Ruger Predator 22” .223 periodic failure to eject

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Joined
Sep 25, 2022
Messages
58
Location
Northern Virginia
I have had this rifle for about two months.

At the range, we would not notice that the cartridge didnt eject and then a new round will not chamber….of course.

i bought a 5-pack of dummy rounds to watch what is happening.

chamber a round, retract the bolt, cartridge ejects……

i keep a consistent speed.

Usually the fourth round will not eject and just sit in there In the way.

Sometimes the cartridge simply doesn't eject….sometimes they all cycle normally.

This is my first bolt rifle. Are supposed to forcefully cycle the bolt to send the cartridge flying?
Does the speed matter?

I want to like Ruger, god knows we have enough of them here.
 

kmoore

Buckeye
Joined
Mar 29, 2017
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1,335
Location
Idaho
At the range, I and maybe some of we tend to baby the bolt to catch the brass on the table or not to need to hunt and pick it up on the ground. The bolt should be worked hard and fast, you want that spend round out ASAP and a new one in the chamber when hunting, shooting some matches and even if using for Self Defense. Also at the range I normally just single load and examine the brass, letting the chamber cool off before adding another round in it when shooting those tiny little groups. But I do full load function tests and the bolt is worked hard and fast. That will show if the ejector is weak. It also helps to reduce possible short stroking the bolt and jamming the rifle when you're needing it to work.
 

Mobuck

Hawkeye
Joined
Dec 25, 2007
Messages
7,814
Location
missouri
Since I have no idea how the Ruger ejector works I'm just a spectator. If the ejector is a 'manual' (AKA Mauser type), working the bolt faster will produce more energetic ejection. If the ejector is a spring loaded plunger, two things could be happening.
1: The ejector is dragging due to a manufacturing burr or lack of lubrication.
2: The ejector is working OK but the extractor hook is losing it's grip too early in the bolt cycle.
 
Joined
Sep 25, 2022
Messages
58
Location
Northern Virginia
You check Rugers web site?

I am cross-eyed looking for the right video. Perhaps younger eyes has the patients to pour through these...


I wrote them and asked to just send me a link. I found a video on youtube university, and there is this one dude pounding on a pin on the bolt with a freakin hammer, with the baby in the background....NO THANKS. There are good videos and there are good videos.
 
Joined
Sep 25, 2022
Messages
58
Location
Northern Virginia
Since I have no idea how the Ruger ejector works I'm just a spectator. If the ejector is a 'manual' (AKA Mauser type), working the bolt faster will produce more energetic ejection. If the ejector is a spring loaded plunger, two things could be happening.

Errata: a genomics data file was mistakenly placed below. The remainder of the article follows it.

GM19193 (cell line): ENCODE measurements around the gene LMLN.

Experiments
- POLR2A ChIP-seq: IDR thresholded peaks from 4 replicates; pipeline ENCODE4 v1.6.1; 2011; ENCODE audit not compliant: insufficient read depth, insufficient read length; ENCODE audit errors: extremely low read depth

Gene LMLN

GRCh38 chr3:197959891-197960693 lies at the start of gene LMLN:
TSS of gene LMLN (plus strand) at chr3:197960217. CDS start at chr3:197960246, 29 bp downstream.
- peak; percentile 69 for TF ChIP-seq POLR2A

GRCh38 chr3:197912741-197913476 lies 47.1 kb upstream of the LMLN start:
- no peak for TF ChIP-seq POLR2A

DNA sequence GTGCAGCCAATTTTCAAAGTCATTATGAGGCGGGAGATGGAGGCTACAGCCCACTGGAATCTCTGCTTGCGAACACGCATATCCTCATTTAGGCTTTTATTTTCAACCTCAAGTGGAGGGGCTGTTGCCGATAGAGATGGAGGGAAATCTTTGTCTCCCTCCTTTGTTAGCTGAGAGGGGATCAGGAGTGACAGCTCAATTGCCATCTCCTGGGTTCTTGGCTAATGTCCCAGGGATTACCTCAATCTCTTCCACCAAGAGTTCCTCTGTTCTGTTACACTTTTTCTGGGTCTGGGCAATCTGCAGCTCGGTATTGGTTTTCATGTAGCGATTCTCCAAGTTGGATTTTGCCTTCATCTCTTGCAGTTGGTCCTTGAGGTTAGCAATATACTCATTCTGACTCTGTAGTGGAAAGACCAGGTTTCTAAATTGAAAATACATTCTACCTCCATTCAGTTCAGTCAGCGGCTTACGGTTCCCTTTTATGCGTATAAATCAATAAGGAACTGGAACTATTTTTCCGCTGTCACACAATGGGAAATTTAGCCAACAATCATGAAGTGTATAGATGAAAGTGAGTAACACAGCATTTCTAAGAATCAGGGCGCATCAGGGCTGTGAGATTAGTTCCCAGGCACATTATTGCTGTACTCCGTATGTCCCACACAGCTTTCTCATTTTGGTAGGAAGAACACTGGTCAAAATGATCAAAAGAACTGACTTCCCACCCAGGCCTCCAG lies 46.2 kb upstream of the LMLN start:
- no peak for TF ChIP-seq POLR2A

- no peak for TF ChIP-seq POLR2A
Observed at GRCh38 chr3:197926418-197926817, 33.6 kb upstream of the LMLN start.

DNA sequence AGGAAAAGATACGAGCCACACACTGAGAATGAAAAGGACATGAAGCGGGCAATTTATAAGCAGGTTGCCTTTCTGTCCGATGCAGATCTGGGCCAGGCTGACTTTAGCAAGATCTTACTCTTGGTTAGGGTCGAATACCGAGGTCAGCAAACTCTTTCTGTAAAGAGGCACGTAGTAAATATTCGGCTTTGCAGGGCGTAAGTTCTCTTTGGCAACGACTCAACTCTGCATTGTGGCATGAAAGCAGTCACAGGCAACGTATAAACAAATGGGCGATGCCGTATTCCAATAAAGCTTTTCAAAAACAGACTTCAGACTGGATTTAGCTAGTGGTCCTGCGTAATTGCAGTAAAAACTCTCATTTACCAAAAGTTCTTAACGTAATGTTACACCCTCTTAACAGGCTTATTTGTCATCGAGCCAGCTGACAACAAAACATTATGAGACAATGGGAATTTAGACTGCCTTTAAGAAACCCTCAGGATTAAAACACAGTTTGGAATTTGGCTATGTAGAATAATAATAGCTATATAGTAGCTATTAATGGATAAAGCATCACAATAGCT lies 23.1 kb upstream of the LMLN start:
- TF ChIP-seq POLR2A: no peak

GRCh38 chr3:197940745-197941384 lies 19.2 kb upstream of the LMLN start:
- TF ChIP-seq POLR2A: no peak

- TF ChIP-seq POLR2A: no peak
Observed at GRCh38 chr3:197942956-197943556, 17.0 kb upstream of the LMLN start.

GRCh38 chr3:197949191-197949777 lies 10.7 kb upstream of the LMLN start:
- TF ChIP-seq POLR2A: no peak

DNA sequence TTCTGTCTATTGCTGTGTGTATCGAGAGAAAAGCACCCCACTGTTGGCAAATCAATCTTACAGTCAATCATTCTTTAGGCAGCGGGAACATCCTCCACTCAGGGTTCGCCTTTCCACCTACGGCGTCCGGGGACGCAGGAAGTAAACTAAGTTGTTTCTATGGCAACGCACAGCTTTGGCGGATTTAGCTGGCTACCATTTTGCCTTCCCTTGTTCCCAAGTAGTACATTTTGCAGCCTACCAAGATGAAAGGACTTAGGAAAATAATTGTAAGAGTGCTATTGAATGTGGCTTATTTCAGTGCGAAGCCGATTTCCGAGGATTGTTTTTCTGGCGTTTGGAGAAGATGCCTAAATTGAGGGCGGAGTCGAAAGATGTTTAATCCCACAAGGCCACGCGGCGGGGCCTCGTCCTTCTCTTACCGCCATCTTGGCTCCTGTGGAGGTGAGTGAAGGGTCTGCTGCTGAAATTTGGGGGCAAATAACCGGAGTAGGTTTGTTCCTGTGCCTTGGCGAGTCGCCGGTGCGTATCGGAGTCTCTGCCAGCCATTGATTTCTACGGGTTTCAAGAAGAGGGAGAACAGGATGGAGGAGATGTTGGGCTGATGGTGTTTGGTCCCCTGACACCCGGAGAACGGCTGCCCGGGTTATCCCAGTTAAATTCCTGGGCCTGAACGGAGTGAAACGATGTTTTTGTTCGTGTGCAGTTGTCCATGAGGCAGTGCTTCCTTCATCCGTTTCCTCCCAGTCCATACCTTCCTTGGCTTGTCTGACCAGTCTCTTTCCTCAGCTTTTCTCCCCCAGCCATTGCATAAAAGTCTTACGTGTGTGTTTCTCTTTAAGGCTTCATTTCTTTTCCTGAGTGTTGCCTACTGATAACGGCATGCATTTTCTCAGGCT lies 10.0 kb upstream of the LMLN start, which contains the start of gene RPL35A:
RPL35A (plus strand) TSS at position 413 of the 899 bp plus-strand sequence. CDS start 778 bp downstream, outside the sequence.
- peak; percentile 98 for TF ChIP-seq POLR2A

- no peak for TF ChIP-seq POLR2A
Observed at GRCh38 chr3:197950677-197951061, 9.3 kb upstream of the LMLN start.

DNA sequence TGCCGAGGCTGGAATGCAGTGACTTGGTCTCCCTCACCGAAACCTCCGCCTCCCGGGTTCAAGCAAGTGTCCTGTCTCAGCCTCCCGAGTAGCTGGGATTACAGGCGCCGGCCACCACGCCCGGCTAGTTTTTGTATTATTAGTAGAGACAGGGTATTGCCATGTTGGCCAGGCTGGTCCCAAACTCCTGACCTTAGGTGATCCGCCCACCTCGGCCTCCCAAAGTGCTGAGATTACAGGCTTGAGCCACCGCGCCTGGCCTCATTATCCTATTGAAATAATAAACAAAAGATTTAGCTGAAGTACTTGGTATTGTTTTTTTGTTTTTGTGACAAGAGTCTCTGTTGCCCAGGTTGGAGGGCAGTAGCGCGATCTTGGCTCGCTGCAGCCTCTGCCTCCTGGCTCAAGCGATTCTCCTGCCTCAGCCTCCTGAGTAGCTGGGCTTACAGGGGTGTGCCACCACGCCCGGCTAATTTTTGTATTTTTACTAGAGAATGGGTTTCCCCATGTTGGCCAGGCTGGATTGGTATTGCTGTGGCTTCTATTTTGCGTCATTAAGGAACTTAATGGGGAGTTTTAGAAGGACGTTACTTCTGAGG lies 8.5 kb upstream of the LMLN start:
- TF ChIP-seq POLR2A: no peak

1: The ejector is dragging due to a manufacturing burr or lack of lubrication.
2: The ejector is working OK but the extractor hook is losing it's grip too early in the bolt cycle.
I just ordered an American Hunter in .308 having bought a standard .308 by mistake...( anyone want to buy it NIB?) gee I hope buying another Ruger isn't a mistake. I don't know what is wrong with the rifle.....but, working the bolt at a resonable speed produced a round(s) that failed to eject. There shouldn't be much to working the bolt action rifle.
 
Last edited:

hittman

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Jan 16, 2008
Messages
11,883
Location
Illinois
How does the gun cycle with real ammo in it and not the dummy rounds?

Are you using good quality NEW ammo with brass cases?

Was the bolt removed and cleaned of all packing grease, then oiled up good?

They who sent you replacement parts? Ruger? Which parts?
 

Mobuck

Hawkeye
Joined
Dec 25, 2007
Messages
7,814
Location
missouri
^^^"Was the bolt removed and cleaned of all packing grease, then oiled up good?"^^^ Good Question
Lubrication is your friend during 'break in'. So many 'experts' have loudly denounced the overuse of lubricants that many shooters don't understand that lubrication is NOT a factor in 99% of firearms use. Sure, if/when taking a firearm into extremely cold or extremely dirty environments over lubrication may/will cause malfunctions. This has NOTHING to do with applying ample lubrication during break in or even normal range use. There will be time to remove the excess lube before it's a problem.
Clean the thick, sticky preservative from the bolt using something like BRAKEKLEEN and compressed air. Lube the cocking cam and bolt lugs with a dab of grease(I use Red Tacky wheel bearing grease). Put a drop of CLP into the bolt face ejector recess and another drop around the extractor. THEN run your dummy rounds through the magazine to chamber and eject cycle 50 times.
 

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